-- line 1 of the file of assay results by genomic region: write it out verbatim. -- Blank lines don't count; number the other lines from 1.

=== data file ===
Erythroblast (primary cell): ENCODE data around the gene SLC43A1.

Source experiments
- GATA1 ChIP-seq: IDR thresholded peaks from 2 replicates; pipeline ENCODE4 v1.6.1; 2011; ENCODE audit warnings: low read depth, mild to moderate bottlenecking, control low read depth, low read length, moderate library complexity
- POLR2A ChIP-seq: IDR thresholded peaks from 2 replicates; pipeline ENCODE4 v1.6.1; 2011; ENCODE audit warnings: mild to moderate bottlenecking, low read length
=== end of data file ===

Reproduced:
Erythroblast (primary cell): ENCODE data around the gene SLC43A1.